Back to Journal

When we created the AT Field Pant, we set out to elevate one of the most popular pant styles for both the outdoors and everyday wear - the OG-107.

The AT Field Pant is Western Rise’s take one of the U.S. Army’s most prolific pieces of military kit: the OG-107 fatigue trouser.  The OG (Olive Green) 107 utility uniform was introduced in 1952 as part of an overhaul of the Army’s uniforms and stayed through 1981, being the defining uniform of the Cold War and Vietnam. The design of the OG-107 was incredibly simple and remained almost entirely unchanged during its tenure.  The design included two large front patch pockets, two rear patch pockets, an integrated waistband, button closure, and size adjustment tabs.



As is the case with many military styles, the OG-107 fatigue pant quickly became popular after the war. A large number of veterans from the Vietnam war and a thriving Army surplus market quickly made the OG-107 fatigue pants a popular style with civilians. With a growing interest in the outdoors in the 1970s and 1980s, the OG-107 pant known for their hard-wearing durability were quickly adopted by hikers, rock climbers, and other outdoor enthusiasts and then as many military uniforms do, trickled up into the fashion industry.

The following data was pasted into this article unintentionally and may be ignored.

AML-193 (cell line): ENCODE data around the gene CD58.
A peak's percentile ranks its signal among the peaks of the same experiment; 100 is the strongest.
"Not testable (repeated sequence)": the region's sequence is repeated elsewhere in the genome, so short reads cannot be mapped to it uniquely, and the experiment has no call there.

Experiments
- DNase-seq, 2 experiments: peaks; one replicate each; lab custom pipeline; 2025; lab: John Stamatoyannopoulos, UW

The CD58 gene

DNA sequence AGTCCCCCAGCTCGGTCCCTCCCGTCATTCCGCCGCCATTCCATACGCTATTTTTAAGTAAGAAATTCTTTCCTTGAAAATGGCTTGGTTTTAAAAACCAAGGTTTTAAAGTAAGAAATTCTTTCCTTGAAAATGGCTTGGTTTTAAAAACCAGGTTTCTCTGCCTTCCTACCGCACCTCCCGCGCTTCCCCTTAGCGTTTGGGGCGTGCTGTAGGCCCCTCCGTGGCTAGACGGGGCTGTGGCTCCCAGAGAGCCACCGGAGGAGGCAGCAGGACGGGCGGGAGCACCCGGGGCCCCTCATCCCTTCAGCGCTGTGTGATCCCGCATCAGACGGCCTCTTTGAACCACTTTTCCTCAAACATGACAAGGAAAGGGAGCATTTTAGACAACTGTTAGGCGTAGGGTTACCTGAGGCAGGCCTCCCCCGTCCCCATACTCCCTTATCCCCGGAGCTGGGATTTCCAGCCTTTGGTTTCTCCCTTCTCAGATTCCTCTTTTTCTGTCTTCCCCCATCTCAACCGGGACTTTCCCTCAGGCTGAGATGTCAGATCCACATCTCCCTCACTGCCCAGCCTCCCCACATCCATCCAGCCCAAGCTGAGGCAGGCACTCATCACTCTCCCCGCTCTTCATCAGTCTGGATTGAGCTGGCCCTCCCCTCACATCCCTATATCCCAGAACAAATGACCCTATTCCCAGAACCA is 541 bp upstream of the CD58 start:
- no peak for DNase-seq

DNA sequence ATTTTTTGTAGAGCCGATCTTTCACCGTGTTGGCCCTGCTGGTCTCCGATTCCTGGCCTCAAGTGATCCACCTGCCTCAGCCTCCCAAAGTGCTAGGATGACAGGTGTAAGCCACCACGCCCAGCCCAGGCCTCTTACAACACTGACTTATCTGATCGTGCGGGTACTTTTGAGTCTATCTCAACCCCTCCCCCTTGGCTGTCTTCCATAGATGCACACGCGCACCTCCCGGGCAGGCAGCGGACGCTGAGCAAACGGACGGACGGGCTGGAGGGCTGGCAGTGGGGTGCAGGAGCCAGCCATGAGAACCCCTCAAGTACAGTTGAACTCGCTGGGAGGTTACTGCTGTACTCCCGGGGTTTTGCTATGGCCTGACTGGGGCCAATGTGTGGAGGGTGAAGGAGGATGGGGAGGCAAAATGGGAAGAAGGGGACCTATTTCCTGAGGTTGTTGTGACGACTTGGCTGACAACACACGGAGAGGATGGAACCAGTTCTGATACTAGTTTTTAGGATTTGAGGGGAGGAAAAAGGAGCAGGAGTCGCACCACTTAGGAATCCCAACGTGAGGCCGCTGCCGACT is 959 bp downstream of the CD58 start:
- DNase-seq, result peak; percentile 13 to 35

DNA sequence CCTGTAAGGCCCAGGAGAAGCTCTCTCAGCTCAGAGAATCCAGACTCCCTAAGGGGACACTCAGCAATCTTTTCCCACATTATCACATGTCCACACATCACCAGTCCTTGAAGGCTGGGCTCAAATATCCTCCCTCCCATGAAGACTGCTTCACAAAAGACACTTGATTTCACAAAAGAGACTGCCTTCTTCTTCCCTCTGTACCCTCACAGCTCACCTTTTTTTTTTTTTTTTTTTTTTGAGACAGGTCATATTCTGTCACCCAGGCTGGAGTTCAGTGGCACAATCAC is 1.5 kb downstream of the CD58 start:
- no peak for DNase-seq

Building on the OG-107’s legacy of hard-wearing durability, we elevated the style with the strongest fabric in our arsenal, our AT (Air-Texturized) Cloth for modern performance and comfort.  The AT cloth blends chunky air-texturized Nylon 6,6 yarns with elastane (for a bit of stretch) to create a heavyweight durable nylon canvas weave that can hold up in the toughest environments and still move with you for ultimate comfort.  We treated the fabric with a light, durable water-resistant treatment to shed light rains and spills, and topped them off with our signature hidden zippered wallet pocket.  


Our AT Filed Pant is an elevated nod to the post-service legacy of the historic OG-107 fatigue loved for both its place in the outdoors and fashion. A style that is as at home in the most extreme outdoor activities as it is in the city.

Image and Credits to Heddels: